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PHM142 Fall 2016
Coordinator: Dr. Jeffrey Henderson
Instructor: Dr. David Hampson
Multiple Sclerosis Genes
Sarah To
Ying Amy Zhao
Hui (Lily) Zhou
Multiple Sclerosis
• Autoimmune disorder
• Destruction of myelin →
lesions on brain and spinal
cord
Causes of Multiple Sclerosis
Pathophysiology of Multiple Sclerosis
Environment
• Geographic Location
• Smoking
• Exposure to Infectious Disease
Genes
• HLA genes
• Non-HLA genes
Genes of MS
• Inheritance pattern unknown
• Increased familial risk and heritability
• Affect MS susceptibility, disease severity and other aspects of
clinical phenotype
• Interaction among multiple polymorphic genes → each
increasing risk of MS by small factor
HLA-DRB1
• Location: 6p21.32
•
Found in class II subregion of the HLA complex
• Responsible for producing beta chain of MHC
class II molecules
•
MHC class II molecules expressed by APCs, present
antigens to T cells
• Polymorphic gene
•
Variants of HLA-DRB1 can interact to affect MS
susceptibility
HLA-DRB1 variants
• HLA-DRB1*1501:
main allele
associated with
MS susceptibility
• Different allele
combinations can
increase or
decrease risk of
developing MS
HLA-DRB1 and T cell Selection
• HLA-DRB1 variants differ in amino acid sequence
• Differences in peptide-antigen binding region can affect affinity of antigen
binding
• T cell development in thymus involves negative selection: T cells
that react strongly to self antigen-MHC complexes eliminated
• Unstable interaction between myelin antigen and MHC complex
results in few complexes
• T cells that react strongly to myelin antigen-MHC complex can
escape negative selection if they do not encounter myelinantigen-MHC complexes in thymus
Non-HLA genes
• Genes in T-cell regulation
• IL7RA, IL2RA
• Genes affecting other cells of immune system
• CLEC16A, TNF
• Vitamin D metabolism
• CYP2YB1
• Genes involved in neuronal surveillance and repair
• KIP1b, GPC5
IL-7RA and IL-2RA
• IL7RA and IL2RA code for the alpha chains of the interleukin2 receptor and interleukin-7 receptor
• Important in promoting the growth and differentiation of
lymphocytes
• SNP significantly associated with MS
IL-7RA
• SNP location: rs6897932 within exon 6 (C to T -> Thr to Ile at
position 244)
• Reduction of splicing of exon 6
• Less production of soluble IL-7Rα, which inhibit IL-7 activity in
CD8+ T cells
• Decrease level of expression leads to decreased activation
IL-2RA
• Also known as CD25
• Main function: sensitization of activated T cells to IL-2
mediated proliferation
• SNPs: rs12722489 and rs2104286 within the IL2RA gene
• SNPs cause reduction of CD25 expression and thereby
reducing its likelihood of activation
• Loss in regulatory T cell confers MS susceptibility
• Also related to type I diabetes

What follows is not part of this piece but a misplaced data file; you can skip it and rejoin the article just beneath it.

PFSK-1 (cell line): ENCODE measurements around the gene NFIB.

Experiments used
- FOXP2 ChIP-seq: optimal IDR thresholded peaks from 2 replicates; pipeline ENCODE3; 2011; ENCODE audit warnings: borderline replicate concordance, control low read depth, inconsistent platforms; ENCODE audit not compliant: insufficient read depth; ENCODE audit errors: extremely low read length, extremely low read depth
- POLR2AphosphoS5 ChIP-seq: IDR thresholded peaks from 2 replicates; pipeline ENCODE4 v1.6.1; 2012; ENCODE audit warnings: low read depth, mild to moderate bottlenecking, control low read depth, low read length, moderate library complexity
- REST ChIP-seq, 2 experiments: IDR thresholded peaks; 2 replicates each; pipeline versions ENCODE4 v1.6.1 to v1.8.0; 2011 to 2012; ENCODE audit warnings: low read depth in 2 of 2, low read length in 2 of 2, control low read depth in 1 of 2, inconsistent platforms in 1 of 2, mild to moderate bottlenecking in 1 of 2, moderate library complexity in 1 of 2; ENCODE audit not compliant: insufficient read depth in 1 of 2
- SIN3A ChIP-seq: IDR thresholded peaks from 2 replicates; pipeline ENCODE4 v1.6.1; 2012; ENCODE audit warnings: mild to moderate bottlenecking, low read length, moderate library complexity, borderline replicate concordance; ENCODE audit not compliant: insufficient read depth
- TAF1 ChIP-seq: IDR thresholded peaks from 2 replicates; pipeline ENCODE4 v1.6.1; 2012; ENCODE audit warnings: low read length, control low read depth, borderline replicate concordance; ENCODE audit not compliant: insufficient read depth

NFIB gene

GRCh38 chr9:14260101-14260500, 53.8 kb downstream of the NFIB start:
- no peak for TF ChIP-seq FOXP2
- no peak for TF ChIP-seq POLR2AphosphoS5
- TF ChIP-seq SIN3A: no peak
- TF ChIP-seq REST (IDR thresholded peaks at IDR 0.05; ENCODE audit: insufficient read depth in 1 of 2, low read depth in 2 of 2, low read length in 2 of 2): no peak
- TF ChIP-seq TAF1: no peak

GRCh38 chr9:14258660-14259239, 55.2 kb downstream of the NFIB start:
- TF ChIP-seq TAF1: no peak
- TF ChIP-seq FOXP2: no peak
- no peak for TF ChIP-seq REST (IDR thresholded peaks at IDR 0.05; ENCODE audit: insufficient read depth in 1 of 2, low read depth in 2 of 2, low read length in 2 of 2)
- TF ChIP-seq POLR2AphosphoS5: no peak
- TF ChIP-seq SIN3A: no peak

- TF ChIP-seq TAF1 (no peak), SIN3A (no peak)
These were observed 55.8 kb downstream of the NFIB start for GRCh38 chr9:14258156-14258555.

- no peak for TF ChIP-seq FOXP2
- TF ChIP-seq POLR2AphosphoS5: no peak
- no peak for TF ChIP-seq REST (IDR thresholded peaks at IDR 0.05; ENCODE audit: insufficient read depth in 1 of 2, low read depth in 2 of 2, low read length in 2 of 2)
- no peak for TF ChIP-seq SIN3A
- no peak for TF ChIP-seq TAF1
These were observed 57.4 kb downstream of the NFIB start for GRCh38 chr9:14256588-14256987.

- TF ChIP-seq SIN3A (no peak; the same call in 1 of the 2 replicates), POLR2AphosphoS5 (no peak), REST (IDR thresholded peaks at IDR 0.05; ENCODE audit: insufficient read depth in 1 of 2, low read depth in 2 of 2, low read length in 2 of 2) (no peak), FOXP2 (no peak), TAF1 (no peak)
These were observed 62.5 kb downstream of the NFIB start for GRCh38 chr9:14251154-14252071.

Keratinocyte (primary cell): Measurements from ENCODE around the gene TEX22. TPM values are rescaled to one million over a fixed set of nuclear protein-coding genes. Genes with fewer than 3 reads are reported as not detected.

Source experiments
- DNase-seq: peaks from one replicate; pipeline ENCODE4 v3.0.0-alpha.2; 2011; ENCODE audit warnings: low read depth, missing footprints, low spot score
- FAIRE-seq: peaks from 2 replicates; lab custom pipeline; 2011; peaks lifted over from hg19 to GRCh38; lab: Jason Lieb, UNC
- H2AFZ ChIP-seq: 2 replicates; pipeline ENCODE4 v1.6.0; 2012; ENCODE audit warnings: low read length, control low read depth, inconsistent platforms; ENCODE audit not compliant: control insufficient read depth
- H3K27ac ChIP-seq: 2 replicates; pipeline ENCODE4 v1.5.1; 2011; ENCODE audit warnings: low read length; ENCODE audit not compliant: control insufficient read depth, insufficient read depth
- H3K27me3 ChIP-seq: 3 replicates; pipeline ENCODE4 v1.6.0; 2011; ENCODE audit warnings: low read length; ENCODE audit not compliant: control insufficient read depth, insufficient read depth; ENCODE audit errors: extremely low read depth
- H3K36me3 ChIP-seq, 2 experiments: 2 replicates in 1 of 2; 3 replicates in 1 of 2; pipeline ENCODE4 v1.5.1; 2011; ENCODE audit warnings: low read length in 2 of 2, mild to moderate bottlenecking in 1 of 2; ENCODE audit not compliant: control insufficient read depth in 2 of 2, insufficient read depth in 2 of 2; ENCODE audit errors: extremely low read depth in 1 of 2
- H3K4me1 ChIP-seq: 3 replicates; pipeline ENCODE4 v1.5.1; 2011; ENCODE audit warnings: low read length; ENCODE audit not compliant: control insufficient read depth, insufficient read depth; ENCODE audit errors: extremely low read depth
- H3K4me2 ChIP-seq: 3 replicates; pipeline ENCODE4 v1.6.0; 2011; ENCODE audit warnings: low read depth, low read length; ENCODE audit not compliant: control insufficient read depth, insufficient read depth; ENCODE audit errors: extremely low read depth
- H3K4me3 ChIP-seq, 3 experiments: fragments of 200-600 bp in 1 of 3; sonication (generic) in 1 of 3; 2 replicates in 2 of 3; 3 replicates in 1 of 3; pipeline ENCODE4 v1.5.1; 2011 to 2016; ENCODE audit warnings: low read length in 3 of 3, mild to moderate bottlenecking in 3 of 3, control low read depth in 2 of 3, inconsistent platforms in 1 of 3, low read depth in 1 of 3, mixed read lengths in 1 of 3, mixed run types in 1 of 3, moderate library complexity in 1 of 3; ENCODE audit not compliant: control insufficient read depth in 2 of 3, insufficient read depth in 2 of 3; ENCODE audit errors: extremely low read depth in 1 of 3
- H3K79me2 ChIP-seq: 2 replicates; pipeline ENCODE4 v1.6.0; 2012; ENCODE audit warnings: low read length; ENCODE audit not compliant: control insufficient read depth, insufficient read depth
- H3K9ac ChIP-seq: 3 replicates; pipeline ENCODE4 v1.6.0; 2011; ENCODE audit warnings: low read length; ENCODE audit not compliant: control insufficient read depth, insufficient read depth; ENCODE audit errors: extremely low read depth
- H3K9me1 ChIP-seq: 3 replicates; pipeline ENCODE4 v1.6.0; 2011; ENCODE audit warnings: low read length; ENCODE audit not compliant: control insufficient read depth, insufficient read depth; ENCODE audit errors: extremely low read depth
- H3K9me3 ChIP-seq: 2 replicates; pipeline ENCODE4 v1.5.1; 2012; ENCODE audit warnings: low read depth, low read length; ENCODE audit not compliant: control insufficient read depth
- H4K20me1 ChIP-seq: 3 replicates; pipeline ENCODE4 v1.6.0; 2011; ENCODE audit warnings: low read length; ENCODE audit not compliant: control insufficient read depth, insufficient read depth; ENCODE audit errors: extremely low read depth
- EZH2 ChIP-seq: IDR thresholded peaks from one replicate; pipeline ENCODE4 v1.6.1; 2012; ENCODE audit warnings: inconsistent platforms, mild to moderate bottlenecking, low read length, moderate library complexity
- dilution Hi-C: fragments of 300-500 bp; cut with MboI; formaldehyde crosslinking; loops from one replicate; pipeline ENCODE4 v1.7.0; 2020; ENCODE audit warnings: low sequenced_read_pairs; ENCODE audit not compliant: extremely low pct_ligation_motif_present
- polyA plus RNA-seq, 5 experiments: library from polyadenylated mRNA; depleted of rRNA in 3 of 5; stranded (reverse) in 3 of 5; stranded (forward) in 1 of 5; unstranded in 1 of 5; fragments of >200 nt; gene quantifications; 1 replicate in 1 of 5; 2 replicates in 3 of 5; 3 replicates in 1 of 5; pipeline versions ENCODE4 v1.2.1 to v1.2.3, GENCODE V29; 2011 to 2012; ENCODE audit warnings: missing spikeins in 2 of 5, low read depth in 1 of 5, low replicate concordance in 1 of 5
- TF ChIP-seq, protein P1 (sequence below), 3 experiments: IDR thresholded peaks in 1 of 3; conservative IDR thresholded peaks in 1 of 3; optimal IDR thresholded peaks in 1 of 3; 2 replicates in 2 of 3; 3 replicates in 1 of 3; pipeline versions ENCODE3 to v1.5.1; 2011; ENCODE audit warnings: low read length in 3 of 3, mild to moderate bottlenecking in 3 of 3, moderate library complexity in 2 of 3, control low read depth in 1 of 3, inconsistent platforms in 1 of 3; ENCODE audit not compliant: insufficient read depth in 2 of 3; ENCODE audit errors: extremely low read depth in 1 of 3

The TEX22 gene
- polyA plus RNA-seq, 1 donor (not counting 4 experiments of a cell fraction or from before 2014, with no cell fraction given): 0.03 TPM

Current and Further Research in MS genes
• Ongoing research into genetic factors that affect MS and the
mechanisms involved
• Focus on identifying specific causative gene
• Linkage disequilibrium makes it difficult to pinpoint causative gene
from candidate genes
• Determine if genetic variants associated with MS
susceptibility also affect progression, severity, response to
treatment
Summary
•
HLA-DRB1 variants can interact to increase or decrease MS susceptibility
•
HLA-DRB1*1501 is the main HLA-DRB1 allele associated with MS susceptibility
•
Different MHC class II molecules resulting from HLA-DRB1 variants may bind to
self-antigens with different affinities
•
Unstable self-antigen-MHC complexes may allow strongly autoreactive T
cells to escape negative selection
•
IL-7RA and IL-2RA are two non-HLA MS linked genes that are associated with
MS susceptibility
•
In IL-7RA, the identified SNP reduces splicing of exon 6, which reduces
expression of the receptor and thereby reducing activation
•
In IL-2RA, the identified SNP reduces likelihood of activation and causes loss in
regulatory T cells
References
Axisa, P., & Hafler, D. A. (2016, June). Multiple sclerosis: Genetics, biomarkers, treatments. Current Opinion in Neurology, 29(3), 345-353.
doi:10.1097/WCO.0000000000000319
Barcellos, L. F., Oksenberg, J. R., Green, A. J., Bucher, P., Rimmler, J. B., Schmidt, S., . . . Hauser, S. L. (2002, January). Genetic basis
for clinical expression in multiple sclerosis. Brain, 125(1), 150-158. doi:10.1093/brain/awf009
Goverman, J. M. (2011). Immune tolerance in multiple sclerosis. Immunological Reviews, 241(1), 228-240. doi:10.1111/j.1600065x.2011.01016.x
HLA-DRB1 gene. (2016, November 8). Retrieved November 11, 2016, from https://ghr.nlm.nih.gov/gene/HLA-DRB1
Hoe, E., Mckay, F., Schibeci, S., Heard, R., Stewart, G., & Booth, D. (2010). Interleukin 7 Receptor Alpha Chain Haplotypes Vary in Their
Influence on Multiple Sclerosis Susceptibility and Response to Interferon Beta. Journal of Interferon & Cytokine Research, 30(5), 291-298.
doi:10.1089/jir.2009.0060
Hoppenbrouwers, I. A., & Hintzen, R. Q. (2011, February). Genetics of multiple sclerosis. Biochimica Et Biophysica Acta (BBA) - Molecular
Basis of Disease, 1812(2), 194-201. doi:10.1016/j.bbadis.2010.09.017
Ramagopalan, S. V., & Ebers, G. C. (2009). Multiple sclerosis: Major histocompatibility complexity and antigen presentation. Genome
Medicine Genome Med, 1(11), 105. doi:10.1186/gm105
Schmidt, H., Williamson, D., & Ashley-Koch, A. (2007). HLA-DR15 Haplotype and Multiple Sclerosis: A HuGE Review. American Journal
of Epidemiology, 165(10), 1097-1109. doi:10.1093/aje/kwk118